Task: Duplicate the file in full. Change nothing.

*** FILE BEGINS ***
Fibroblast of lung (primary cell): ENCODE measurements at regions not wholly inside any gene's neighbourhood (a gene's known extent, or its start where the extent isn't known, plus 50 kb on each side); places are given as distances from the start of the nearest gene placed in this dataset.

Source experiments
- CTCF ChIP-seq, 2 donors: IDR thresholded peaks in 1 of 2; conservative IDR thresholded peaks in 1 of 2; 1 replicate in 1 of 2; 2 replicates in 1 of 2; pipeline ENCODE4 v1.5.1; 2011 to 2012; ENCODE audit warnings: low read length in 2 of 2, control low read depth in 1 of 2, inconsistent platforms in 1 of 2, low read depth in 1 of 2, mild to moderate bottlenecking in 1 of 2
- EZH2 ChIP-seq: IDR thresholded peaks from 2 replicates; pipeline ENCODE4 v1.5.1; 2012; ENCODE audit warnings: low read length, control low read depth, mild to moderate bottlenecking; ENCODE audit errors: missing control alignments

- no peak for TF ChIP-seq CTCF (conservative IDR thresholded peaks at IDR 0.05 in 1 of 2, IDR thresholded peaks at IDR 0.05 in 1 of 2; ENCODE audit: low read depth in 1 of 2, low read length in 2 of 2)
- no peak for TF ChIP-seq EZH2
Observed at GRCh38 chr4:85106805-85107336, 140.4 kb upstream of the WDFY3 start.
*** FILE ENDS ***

Fibroblast of lung (primary cell): ENCODE measurements at regions not wholly inside any gene's neighbourhood (a gene's known extent, or its start where the extent isn't known, plus 50 kb on each side); places are given as distances from the start of the nearest gene placed in this dataset.

Source experiments
- CTCF ChIP-seq, 2 donors: IDR thresholded peaks in 1 of 2; conservative IDR thresholded peaks in 1 of 2; 1 replicate in 1 of 2; 2 replicates in 1 of 2; pipeline ENCODE4 v1.5.1; 2011 to 2012; ENCODE audit warnings: low read length in 2 of 2, control low read depth in 1 of 2, inconsistent platforms in 1 of 2, low read depth in 1 of 2, mild to moderate bottlenecking in 1 of 2
- EZH2 ChIP-seq: IDR thresholded peaks from 2 replicates; pipeline ENCODE4 v1.5.1; 2012; ENCODE audit warnings: low read length, control low read depth, mild to moderate bottlenecking; ENCODE audit errors: missing control alignments

- no peak for TF ChIP-seq CTCF (conservative IDR thresholded peaks at IDR 0.05 in 1 of 2, IDR thresholded peaks at IDR 0.05 in 1 of 2; ENCODE audit: low read depth in 1 of 2, low read length in 2 of 2)
- no peak for TF ChIP-seq EZH2
Observed at GRCh38 chr4:85106805-85107336, 140.4 kb upstream of the WDFY3 start.